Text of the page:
This month I’m going for something a little bit different. The whole month is Non-Fiction November, so all of my TBR is non-fiction! Now this doesn’t mean I won’t be reading fiction during the month, and I also probably won’t be getting to all of these books within November. Essentially, this is the list of Non-Fiction books I have immediate access to while at uni that I’m going to try and read in November. As always I have done a video for this which is up on my YouTube channel Autumn of Pellinor (click here for the video link) and I’m not going to type up about the different challenges for Non-Fiction November here, so if you want more info about that then head to the video, or straight to Alex Black’s channel, as she is one of the hosts. Now into the tbr!!
Prisoners of Geography by Tim Marshall
My undergraduate degree was Geography BSc, hence my interest in this. I have borrowed it from a friend on my Masters course and I’m hoping it’ll be an interesting read from a Geographical and possibly Geological standpoint.
The Secret Barrister
You’ll notice this book has no author. This is a memoir/biography/tell-all about the UK legal system and therefore the author has withheld their name to avoid tarnishing their name and losing their job. If I like the writing style of this, I anticipate it being a very fast and very engrossing read.
Nature’s Home by RSPB
This is a bit of a deviation from the norm, as it is a magazine which I get as I am a member of the RSPB (hence also the lack of cover). However, I checked with Alex and she said I was good to go with a non-fiction magazine so I’m looking forward to reading through this!
The Path to Change by Pope Francis
As an atheist, you might be thinking that this is a bit of a weird choice for me. However, I feel like this Pope is very much about humanity and kindness to others, and that is something which is universal across beliefs.
A Forest in the Clouds by John Fowler
A memoir about someone’s time in a location that is no longer what it once was that includes ecology? Hello, I’m here! Whether I like this book or not definitely depends on how I feel about the writing style so fingers crossed.
Butterfly by Yusra Mardini
A young girl escaped the war in Syria and made her way to the Olympics, and this is her biography. Of course I need to read this! This won’t be the happiest of books, I’m assuming, but I think it’s important to hear from those who have been impacted in Syria.
Elon Musk by Ashlee Vance
This is a biography on the tech guru Musk, who until recently I thought relatively well of. In more recent times he’s become a bit egotistical and this has made me rethink my view on him. However, this doesn’t negate the work he has done and I’m hoping this will inform me about more of it.
Love and Kisses from my Padded Cell by Dr. Ellie Henkind Katz
Interviews conducted by a medical professional with those who have suffered from addiction, something that greatly intrigues me as I have a love of psychology. Seeing as this has been written by a Doctor I’m hoping that any conclusions made will be done on the back of solid evidence.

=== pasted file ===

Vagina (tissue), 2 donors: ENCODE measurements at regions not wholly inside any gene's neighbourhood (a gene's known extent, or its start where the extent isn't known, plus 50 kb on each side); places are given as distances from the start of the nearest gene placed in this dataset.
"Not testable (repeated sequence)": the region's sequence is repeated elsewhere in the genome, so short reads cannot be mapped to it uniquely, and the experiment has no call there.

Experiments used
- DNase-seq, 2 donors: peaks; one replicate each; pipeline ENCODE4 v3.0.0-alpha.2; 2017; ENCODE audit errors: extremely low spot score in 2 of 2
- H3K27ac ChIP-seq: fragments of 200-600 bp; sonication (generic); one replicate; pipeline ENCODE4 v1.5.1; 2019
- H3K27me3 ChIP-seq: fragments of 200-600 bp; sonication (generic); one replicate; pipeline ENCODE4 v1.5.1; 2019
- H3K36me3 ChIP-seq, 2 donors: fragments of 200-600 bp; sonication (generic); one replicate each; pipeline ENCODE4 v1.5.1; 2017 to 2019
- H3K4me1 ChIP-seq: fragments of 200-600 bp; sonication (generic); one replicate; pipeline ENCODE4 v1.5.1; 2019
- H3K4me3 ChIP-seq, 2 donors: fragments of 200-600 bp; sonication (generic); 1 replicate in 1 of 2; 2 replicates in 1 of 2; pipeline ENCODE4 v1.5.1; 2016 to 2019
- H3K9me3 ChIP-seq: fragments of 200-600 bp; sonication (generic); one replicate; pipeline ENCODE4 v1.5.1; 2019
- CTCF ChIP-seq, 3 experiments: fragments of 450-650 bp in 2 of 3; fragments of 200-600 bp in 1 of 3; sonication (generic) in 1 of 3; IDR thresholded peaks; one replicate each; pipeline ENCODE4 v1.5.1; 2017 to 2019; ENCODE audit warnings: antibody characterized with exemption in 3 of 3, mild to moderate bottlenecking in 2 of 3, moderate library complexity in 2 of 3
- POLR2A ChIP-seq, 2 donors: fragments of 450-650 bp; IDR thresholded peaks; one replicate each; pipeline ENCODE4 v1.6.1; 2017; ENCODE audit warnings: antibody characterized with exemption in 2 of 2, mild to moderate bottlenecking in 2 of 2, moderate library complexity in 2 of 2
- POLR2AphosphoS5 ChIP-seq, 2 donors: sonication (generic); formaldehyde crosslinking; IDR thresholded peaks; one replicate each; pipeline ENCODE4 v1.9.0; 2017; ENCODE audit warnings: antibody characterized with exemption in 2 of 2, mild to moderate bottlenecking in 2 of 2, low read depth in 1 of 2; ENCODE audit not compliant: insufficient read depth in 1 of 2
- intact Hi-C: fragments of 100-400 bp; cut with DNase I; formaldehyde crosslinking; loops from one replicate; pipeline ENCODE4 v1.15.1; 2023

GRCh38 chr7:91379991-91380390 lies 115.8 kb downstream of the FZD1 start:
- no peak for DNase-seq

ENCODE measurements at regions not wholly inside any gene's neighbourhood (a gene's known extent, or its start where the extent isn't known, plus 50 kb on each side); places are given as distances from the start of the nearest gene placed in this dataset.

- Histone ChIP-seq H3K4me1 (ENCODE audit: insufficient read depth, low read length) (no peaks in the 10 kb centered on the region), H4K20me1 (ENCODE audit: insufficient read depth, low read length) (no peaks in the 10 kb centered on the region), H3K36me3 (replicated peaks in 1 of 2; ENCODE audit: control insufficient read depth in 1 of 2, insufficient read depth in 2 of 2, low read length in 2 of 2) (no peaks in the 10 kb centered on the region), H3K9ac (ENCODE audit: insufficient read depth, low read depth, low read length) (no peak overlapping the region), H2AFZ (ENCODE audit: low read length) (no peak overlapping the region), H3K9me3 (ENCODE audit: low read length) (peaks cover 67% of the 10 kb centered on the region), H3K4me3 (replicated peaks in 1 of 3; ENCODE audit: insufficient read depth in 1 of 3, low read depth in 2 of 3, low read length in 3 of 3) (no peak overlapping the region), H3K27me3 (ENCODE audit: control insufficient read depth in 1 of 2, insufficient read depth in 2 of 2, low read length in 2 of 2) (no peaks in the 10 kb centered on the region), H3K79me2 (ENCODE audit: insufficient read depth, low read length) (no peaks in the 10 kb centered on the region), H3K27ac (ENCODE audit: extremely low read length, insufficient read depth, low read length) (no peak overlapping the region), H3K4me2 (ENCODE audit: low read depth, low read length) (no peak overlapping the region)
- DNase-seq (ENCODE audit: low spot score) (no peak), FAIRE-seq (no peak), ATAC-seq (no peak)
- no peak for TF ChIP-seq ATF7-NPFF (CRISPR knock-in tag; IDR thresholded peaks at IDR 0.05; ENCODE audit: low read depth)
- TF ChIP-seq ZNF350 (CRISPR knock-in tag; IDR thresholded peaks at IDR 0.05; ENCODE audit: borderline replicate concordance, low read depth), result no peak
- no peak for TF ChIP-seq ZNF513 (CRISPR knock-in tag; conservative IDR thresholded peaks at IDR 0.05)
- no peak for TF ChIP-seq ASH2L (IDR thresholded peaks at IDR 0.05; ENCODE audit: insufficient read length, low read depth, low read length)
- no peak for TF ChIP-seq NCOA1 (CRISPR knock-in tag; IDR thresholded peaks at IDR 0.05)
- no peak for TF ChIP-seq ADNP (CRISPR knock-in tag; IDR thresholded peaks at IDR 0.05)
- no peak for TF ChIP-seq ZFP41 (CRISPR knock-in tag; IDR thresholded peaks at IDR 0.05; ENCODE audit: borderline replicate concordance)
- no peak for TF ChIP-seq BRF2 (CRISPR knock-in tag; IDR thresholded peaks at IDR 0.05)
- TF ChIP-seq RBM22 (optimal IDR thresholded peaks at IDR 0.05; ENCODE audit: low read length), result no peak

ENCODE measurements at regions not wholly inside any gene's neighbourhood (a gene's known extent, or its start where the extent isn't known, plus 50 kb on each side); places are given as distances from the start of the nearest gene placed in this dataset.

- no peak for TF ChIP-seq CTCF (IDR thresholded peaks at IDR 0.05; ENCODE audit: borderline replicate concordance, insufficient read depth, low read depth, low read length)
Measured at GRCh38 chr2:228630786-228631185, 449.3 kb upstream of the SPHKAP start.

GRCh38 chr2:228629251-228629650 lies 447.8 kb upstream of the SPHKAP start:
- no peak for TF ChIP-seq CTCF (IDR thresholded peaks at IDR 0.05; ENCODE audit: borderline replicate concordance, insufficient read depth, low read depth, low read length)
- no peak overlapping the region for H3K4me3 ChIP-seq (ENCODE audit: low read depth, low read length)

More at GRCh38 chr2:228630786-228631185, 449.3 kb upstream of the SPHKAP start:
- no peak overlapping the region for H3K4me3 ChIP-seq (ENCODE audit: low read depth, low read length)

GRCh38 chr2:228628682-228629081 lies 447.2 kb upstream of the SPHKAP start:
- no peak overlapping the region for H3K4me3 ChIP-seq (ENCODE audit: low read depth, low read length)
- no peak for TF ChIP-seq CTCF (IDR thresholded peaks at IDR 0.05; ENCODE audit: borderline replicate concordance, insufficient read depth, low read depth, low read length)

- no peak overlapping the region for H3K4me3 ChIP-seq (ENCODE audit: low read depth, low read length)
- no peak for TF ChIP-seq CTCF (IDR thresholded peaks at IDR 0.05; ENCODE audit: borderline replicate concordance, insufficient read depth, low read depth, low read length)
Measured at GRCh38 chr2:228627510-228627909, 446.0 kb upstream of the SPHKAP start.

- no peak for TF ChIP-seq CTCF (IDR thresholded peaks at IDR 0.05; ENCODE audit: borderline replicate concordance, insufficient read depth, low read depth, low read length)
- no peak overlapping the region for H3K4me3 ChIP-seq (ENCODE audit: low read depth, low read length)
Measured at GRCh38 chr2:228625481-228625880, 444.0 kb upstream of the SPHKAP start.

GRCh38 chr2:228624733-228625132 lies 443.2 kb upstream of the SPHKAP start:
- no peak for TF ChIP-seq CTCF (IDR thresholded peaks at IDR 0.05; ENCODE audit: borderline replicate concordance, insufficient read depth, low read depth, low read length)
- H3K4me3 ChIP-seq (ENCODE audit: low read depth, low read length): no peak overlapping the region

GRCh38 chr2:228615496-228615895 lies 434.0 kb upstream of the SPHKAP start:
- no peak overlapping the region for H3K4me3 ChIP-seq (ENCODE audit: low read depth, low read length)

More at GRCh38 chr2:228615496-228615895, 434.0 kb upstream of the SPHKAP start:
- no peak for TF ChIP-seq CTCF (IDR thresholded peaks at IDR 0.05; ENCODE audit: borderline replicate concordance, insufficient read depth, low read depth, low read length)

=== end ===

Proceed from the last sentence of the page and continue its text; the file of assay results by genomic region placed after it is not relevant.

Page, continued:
Five Days that Shocked the World by Nicholas Best
The first WWII book on this list! Finally! This covers five days from the end of the war and the shocking things that people witness on these days of lawlessness and panic. This one won’t exactly be a cheery read but it is something I will find incredibly interesting and thought-provoking.
The Woman Who Fought an Empire by Gregory J. Wallance
A tale from WWI for a change, this book is all about Sarah Aaronsohn and her part in the war. I know nothing at all about this individual or her actions so I’m looking forward to learning all about her.
Weird War Two by Richard Denham
Weird arse stuff that people invented during the second world war to try and win, is essentially what this book is going to cover from what I can tell from the synopsis. I know a few weird tactics that were attempted or even used, but hopefully, this will add some more to that list!
Life Honestly by The Pool
This is a collection of essays from the website named “The Pool” who are pro-egalitarianism. All the essays/articles in here are by female writers. I don’t know too much more about this work, but I’m hoping that there will be some interesting social commentary inside.
Glory in Their Spirit by Sandra M. Bolzenius
I don’t read much about the US’s involvement in WWII, and absolutely none of that has involved black people. This is the true story of four black women who fought for their rights and their country in a time when their country didn’t want them. This should be such a powerful and educational read.
And that’s it! These are all the books on my tbr for November! There’s quite a few here I know, and I won’t get around to them all, but I hope I get to a good chunk of them. Have you read these or have them on your tbr? Let me know what you think of them and whether you’re going to participate in Non-Fiction November. Even just reading one non-fiction thing counts! Join in!